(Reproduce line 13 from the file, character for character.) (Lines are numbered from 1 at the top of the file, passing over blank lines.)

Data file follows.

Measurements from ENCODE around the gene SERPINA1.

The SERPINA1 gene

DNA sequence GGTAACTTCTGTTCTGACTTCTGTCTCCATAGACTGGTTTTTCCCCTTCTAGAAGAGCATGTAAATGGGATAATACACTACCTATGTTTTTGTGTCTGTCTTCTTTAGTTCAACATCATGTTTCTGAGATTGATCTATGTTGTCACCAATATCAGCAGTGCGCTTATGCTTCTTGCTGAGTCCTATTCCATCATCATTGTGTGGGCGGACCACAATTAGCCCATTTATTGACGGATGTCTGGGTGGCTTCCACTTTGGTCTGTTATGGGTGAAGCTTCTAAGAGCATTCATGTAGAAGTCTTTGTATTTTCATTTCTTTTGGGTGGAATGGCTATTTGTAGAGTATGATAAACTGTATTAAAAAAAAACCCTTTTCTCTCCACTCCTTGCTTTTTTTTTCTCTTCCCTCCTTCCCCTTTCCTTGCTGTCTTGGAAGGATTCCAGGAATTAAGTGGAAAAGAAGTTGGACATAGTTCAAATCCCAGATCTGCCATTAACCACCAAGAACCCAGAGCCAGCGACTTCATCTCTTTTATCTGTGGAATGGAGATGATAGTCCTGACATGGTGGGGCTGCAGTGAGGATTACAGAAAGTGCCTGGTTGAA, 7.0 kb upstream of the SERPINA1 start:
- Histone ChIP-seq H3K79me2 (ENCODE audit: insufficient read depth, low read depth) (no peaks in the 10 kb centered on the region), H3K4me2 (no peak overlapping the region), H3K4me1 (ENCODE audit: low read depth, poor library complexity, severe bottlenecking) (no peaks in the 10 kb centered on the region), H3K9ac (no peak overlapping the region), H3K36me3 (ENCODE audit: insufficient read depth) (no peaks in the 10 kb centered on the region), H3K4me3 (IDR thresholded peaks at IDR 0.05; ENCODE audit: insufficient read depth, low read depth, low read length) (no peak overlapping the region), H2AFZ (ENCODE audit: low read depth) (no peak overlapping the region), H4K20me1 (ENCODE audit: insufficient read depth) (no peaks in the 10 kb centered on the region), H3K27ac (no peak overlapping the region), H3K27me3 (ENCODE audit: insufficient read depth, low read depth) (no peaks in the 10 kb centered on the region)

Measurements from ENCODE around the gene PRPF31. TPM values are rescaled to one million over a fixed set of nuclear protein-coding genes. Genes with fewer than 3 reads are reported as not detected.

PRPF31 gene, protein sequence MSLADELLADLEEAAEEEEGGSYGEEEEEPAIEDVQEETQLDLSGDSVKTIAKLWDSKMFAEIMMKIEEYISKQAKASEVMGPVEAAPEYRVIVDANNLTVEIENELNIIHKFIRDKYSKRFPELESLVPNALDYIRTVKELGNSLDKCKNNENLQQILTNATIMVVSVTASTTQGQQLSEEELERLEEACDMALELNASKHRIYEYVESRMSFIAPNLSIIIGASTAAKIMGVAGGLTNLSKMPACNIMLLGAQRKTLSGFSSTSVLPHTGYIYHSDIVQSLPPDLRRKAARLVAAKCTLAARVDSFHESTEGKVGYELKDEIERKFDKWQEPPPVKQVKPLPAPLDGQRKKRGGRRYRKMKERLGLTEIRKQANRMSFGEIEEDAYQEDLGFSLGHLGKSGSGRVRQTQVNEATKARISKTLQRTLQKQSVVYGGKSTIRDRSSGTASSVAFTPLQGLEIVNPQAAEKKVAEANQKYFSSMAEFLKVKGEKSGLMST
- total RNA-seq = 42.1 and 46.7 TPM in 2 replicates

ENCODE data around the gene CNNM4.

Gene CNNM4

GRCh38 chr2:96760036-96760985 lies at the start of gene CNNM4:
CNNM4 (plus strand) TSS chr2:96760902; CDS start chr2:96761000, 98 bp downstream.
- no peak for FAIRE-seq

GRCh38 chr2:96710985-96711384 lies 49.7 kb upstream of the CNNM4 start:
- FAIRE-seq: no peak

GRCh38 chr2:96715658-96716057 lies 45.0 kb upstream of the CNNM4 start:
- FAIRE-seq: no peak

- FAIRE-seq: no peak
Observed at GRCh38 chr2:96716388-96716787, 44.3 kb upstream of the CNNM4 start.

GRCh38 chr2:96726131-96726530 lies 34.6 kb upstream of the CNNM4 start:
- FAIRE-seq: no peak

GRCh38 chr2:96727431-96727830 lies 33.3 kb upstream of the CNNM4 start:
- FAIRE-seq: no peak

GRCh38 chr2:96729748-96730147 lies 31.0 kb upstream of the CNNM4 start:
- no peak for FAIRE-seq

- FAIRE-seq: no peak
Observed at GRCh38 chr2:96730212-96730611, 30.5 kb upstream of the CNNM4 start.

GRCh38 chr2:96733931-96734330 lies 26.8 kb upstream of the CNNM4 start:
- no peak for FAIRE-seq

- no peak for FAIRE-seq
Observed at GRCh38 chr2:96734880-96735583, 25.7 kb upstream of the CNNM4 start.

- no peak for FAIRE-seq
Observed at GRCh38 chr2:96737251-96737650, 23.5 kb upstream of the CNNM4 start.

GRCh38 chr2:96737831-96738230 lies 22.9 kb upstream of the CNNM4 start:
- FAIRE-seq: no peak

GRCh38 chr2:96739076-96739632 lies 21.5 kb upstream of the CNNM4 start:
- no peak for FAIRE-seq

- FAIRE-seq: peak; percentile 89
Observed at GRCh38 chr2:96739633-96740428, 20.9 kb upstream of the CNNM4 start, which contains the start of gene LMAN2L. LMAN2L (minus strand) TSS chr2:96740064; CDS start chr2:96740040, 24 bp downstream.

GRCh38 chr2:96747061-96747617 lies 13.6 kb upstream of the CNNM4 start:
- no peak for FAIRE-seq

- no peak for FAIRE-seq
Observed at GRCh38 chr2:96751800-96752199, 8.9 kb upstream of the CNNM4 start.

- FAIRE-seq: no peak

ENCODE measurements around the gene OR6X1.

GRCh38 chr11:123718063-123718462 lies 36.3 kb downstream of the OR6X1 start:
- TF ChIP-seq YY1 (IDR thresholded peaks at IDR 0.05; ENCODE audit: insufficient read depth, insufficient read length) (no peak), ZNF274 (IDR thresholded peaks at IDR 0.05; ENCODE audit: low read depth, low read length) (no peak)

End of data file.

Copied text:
GRCh38 chr2:96710985-96711384 lies 49.7 kb upstream of the CNNM4 start: